Jersey City Recreation and Open Space Master Plan - 2008
Recreation is an important “quality of life” issue in Jersey City. Currently Jersey City is deficient in the amount of open space areas provided for its residents, as well as in the type and amount of recreation facilities. Accordingly, this master plan is intended to guide Jersey City for the next decade with a comprehensive program that recommends renovations and new facilities for its existing public parks, as well as the acquisition and development of land to create several new parks.
The following are key recommendations of the Jersey City Recreation and Open Space Master Plan:
Rehabilitate existing recreation facilities
Virtually all of the existing parks are in need of repair and also need to be improved to meet code compliance. Some existing facilities need to be reoriented or reconstructed with more durable materials such as synthetic turf for the athletic fields to allow increased use.
Build new recreation facilities to meet public needs
There is room in several of the existing parks to add needed facilities such as athletic fields, parking areas, skateparks, etc. Due to spatial constraints, maximum buildout needs to be achieved, where appropriate.
Acquire and develop additional open space to create new parks
Jersey City must aggressively continue to seek to acquire more park land in all wards, on an annual basis, to meet the recreational needs of its citizens. This report recommends the addition of nearly 100 acres of currently vacant land to the City park system.
Prioritize the improvements over a 10 year period, on a ward by ward basis
This Master Plan contains a detailed year by year, park by park matrix to guide the prioritized improvement program for existing and new parks.
Jersey City must continue to acquire the necessary easements, use agreements, and land purchases where possible to maximize the recreational potential of its two waterfronts by constructing several miles of pedestrian and bicycle trails and related facilities along both the Hudson River and Hackensack River and along the route of the East Coast Greenway.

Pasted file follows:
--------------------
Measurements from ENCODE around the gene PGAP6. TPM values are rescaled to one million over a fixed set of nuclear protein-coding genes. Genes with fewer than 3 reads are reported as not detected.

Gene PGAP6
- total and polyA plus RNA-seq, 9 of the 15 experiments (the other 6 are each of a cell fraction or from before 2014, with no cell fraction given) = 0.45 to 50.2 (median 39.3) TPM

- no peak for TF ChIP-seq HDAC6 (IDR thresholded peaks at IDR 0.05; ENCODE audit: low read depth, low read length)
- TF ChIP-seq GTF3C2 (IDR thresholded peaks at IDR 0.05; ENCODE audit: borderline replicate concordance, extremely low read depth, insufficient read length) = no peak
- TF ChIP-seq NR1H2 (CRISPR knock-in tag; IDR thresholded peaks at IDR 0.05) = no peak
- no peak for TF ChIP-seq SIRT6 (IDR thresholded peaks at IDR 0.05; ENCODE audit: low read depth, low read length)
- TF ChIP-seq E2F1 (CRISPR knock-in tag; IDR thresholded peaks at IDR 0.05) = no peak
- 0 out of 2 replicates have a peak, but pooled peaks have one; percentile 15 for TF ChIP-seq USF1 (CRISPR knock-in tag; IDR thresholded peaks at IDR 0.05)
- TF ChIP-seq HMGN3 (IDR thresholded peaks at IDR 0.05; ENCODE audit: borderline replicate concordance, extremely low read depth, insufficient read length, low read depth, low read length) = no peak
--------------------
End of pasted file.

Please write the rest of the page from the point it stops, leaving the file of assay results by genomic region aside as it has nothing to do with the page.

Reconstruct a portion of the historic Morris Canal and delineate its former location
Historical preservation and reconstruction are important aspects of Jersey City’s heritage, including the former Morris Canal within Jersey City. Descriptive markers should be placed in strategic locations along its former route, and the western entry/exit portion of the canal should be reconstructed as part of the proposed Hackensack River Greenway Park there.
Work closely with Hudson County and the New Jersey Division of Parks and Forestry
Jersey City must coordinate with County and State agencies to provide additional recreation facilities at Lincoln Park West and Liberty State Park. These County and State parks within Jersey City presently contain over 100 acres of undeveloped land, which could enable the construction of both active and passive recreational facilities for use by Jersey City residents.
Work closely with private developers to construct new parks and recreation areas
Requiring developers to provide public parks and recreation facilities should be part of the site plan approval process.
Continue to work closely with neighborhood associations and conservancies
Jersey City must coordinate with local organizations to improve existing parks. Several parks have neighborhood organizations which act as stewards. These organizations represent their neighborhoods, and Jersey City should respond to their requests for park improvements, safety, and proper maintenance.
Improve communication between the various City agencies and divisions
Presently the various Divisions operate in a somewhat isolated manner administratively, and do not communicate effectively on projects impacting the City, including recreational opportunities.
Aggressively seek available funding to finance the proposed park improvements and new park development
All available sources of Federal, State, County and municipal funding should be aggressively pursued on an annual basis, to help defray the cost of the park acquisition and development projects.
Update the Recreation and Open Space Master Plan periodically
The plan must be updated and kept flexible to respond to new opportunities. The Recreation Master Plan should be reviewed annually, and the ten year prioritized improvement program must be able to accommodate unanticipated opportunities to acquire and develop new park sites.
Read the entire Recreation and Open Space Master Plan